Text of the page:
Just before summer 2011 — a year after first writing for The Awl — I got the sudden desire again to write things that weren’t college papers (however much I loved doing that). In retrospect, it was probably a combination of summer anxiety (please, please give me an assignment to write!) and wanting to engage with a community that would talk back. Choire asked, and I wrote about how the Times covered women’s suffrage. It remains one of my most research-heavy posts, though it didn’t make much of a wave when it went live, nor did I expect it to, as my posts rarely did the summer before. I am not very funny, not what you’d call a “natural blogger.”
Five days after the suffrage piece went up, however, I received an email with the subject line: “hello! from CAAF.” CAAF was Carrie Frye, the unbelievable thinker, editor, and friend who would come to edit, meticulously and with generosity, every piece I’ve written for The Awl since. Nearly two years after that email, I’m still unable to read anything I wrote that precedes (and includes) the suffrage piece. As Carrie has said to me, “I won’t let you go out in public feeling ‘ick,’” but it’s been more than that — she always let me go out feeling not just not-ick, but rewarded and, at the best of times, excited.
Today is Carrie Frye’s last day as managing editor of The Awl. Maria Bustillos has written a beautiful tribute to our dearest CAAF for the site, and her closing sentiment rings nothing but truth:
Carrie is leaving her post here to focus on making more words herself, so the only thing that tempers my great (my very great) sadness at losing her as an editor is the utter delight of knowing that the result will be more of her own writing.
In an email about Carrie’s leave-taking, Lili Loofbourow tells me, “there are no words for how much I admire her writing. she’s one of the greats.” I can’t wait for all the delightful sentences and thoughts (and asides) that will fill Carrie’s future book. Sometimes, I can already imagine the feeling of reading it just by remembering something like her Polidori piece. It will be bubbling and effervescent, and deeply wise, as all of Carrie’s thoughts are — some mix of the pathos of Charlotte Brontë, the wrenching absurdities of George Gordon and Dickens, and the cutting wit of Barbara Pym or Muriel Spark.
Personally, I’ve been quite the baby about Carrie’s departure, for obvious selfish reasons, for will there ever be as creative and generous an editor as her? Online editors seem for the most part experts at avoidance and passive aggression, but as Brent Cox reminds me, “She’s the best editor ever. (And the only one that actually returns my emails.)” Patient she is, warm and kind, encouraging and guiding. When we yakked about “House of Cards,” I jokingly told her that I wish I had an internal CAAF, because she could get me through any kind of day or slump, with verve! The Frye and Hu co-byline is something I’m intent on resurrecting, but it’s not just for selfish reasons — perhaps being around Carrie makes a person more generous oneself, which strikes me as especially Sedgwickian. Being around and beside Carrie makes one want to be kinder, better, brighter.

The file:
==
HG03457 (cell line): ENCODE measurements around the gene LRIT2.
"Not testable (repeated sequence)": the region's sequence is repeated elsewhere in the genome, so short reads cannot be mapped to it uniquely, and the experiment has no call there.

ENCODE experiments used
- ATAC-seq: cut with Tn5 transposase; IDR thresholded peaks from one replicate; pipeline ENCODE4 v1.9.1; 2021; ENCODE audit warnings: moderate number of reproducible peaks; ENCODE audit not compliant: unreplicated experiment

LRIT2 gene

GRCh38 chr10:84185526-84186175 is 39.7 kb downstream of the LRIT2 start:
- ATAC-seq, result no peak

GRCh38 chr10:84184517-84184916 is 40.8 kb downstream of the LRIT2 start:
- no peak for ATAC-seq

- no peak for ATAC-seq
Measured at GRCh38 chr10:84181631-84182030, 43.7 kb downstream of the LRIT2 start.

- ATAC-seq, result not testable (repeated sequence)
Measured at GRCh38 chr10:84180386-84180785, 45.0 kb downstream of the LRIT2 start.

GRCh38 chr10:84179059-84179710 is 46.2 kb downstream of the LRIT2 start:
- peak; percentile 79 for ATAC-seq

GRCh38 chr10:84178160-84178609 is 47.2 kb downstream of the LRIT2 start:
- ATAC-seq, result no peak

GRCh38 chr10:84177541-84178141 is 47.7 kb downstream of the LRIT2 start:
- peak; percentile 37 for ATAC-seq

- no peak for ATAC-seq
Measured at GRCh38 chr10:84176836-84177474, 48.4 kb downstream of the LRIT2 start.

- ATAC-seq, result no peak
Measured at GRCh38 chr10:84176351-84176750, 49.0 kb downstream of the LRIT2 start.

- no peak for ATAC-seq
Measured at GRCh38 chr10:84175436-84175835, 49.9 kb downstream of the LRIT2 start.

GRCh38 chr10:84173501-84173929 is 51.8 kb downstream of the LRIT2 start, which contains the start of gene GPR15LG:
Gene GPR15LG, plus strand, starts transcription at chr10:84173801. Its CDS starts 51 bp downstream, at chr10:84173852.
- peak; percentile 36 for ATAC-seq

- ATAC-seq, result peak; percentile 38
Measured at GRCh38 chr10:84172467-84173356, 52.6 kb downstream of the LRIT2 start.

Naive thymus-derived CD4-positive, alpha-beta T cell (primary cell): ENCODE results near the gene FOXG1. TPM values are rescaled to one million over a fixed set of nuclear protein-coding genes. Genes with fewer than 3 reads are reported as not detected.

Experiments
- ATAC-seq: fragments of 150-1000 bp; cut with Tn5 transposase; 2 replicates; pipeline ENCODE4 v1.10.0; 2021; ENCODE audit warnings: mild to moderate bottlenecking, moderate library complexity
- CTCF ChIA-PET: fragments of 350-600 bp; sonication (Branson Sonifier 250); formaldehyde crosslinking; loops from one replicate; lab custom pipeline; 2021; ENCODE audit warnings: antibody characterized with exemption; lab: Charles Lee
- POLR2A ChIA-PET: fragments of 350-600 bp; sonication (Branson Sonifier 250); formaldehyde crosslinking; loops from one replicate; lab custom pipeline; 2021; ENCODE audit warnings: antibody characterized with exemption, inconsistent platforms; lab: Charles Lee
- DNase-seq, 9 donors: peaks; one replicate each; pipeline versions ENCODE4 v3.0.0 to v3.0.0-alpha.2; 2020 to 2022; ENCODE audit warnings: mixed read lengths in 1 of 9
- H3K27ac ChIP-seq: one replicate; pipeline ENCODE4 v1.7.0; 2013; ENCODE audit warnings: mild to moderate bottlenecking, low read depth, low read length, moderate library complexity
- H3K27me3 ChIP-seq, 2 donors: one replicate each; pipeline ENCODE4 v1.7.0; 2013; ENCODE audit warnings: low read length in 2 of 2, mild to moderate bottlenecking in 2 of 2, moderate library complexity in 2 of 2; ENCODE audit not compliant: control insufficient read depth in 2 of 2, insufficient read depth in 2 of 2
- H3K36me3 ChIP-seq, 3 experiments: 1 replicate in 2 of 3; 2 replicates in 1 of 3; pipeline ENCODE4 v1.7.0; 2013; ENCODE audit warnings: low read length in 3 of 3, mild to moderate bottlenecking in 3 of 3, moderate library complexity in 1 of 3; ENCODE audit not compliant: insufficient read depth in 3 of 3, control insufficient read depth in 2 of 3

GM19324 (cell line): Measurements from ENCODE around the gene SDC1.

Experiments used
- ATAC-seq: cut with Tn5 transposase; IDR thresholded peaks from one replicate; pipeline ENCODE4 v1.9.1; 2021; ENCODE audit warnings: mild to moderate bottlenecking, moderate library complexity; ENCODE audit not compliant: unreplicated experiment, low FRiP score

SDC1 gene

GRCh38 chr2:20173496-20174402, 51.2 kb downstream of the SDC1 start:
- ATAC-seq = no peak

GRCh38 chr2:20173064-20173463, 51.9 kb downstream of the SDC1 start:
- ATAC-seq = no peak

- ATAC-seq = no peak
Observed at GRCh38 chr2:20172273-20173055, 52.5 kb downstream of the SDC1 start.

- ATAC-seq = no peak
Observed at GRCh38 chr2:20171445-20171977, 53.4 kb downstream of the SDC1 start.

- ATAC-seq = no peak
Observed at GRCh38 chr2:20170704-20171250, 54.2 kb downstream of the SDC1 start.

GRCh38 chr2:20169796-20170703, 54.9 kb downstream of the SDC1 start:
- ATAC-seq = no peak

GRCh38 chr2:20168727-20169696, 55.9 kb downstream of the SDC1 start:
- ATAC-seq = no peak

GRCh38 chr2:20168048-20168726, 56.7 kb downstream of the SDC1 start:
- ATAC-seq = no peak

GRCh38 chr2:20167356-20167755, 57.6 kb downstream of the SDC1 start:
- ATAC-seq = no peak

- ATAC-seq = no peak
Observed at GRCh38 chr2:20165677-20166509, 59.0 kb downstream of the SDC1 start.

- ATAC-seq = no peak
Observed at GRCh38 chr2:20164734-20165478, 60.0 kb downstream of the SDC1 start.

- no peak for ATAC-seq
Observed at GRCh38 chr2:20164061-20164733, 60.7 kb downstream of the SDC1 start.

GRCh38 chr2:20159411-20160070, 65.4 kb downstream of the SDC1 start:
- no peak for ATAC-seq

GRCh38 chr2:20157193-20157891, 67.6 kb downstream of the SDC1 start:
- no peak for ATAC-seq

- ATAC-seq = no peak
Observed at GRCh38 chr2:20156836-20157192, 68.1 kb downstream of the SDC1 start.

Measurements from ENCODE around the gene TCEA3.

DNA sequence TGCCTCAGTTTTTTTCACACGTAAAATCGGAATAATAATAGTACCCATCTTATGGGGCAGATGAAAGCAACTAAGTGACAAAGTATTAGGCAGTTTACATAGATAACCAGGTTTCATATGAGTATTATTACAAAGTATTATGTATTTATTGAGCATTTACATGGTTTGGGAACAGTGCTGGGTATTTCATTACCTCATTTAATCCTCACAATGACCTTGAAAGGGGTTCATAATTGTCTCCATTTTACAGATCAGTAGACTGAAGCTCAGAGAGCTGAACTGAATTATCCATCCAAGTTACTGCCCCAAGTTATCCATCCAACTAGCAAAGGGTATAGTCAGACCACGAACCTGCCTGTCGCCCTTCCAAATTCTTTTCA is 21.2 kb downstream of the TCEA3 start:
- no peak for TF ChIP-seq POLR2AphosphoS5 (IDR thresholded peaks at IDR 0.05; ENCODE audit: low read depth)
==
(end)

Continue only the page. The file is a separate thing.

In Carrie and Maud Newton’s reckoning with Thelma and Louise, she recalls:
I have an acute memory of going to a packed lecture that Eve K. Sedgwick was giving my junior year and springing out of my seat right before the lecture started and skulking out of the auditorium, because I’d realized my ex-boyfriend was in the row behind me and I couldn’t stand to sit there all night. That was my own conflicted feminist college self right there. I used the word “hegemony” a lot; I wore overalls; but I thought Victoria’s Secret had really pretty bras. But what was even considered feminist—or ‘feminist enough,’ maybe—then was up for grabs and contentious (as it continues to be!).
Carrie is someone who can make anything feel as though it continues to be. She’s reparative, and so a goodbye, while sad (how I will miss pitching her, nudging her, seeing those bolded edits always returned in that signature Gill Sans font!) also feels like many kinds of hellos. Or, as Carrie first wrote to me “Hi, hi Jane!” — the double salutation that I’ve since adopted (she also taught me the wonder of changing it up, “Hello, hi!”). These are the little, but forever implanted, lessons I’ve learned from Carrie, and truly there are too many to count, or even register right now. “Just being chatty!” I write, to those that I feel I’ve prodded too much (Carrie used it, though she never, ever over-prodded).
Everyone who has worked with Carrie knows she’s a treasure, but perhaps I’ve childishly cathected so much to my experience working with her because, in ways, she helped me grow up not just as a writer, but as a person, these things being so related. Looking back at that initial email with Carrie, she comes off brilliant and subtle, while myself sounding a presumptuous dolt. I was about to graduate undergrad, and cringe now when reading these lines to her in that first exchange:
My one concern is for my academic obligations this summer (and how far I can wander from them!). I’m working on turning my thesis into an article, and also developing my MA project.
This, remember, is after I asked to be allowed to write for them again.
Guess what? I’m still developing my MA project, and guess what? I like it better when writing on different and unexpected topics. Carrie would suggest “a history of gerbilling” or an in-depth look at a Wikipedia page, and somehow, miraculously, we always found new and interesting things to say, even when I entered the topic utterly blank, even when I sometimes balked. This is what the best editors teach you about writing, and yourself as a writer. There is more there than you think, especially when you’re afraid or unsure — keep trying, return to things over and over again. Carrie has reread Our Mutual Friend eight times now. These days, I’m reading it for the first.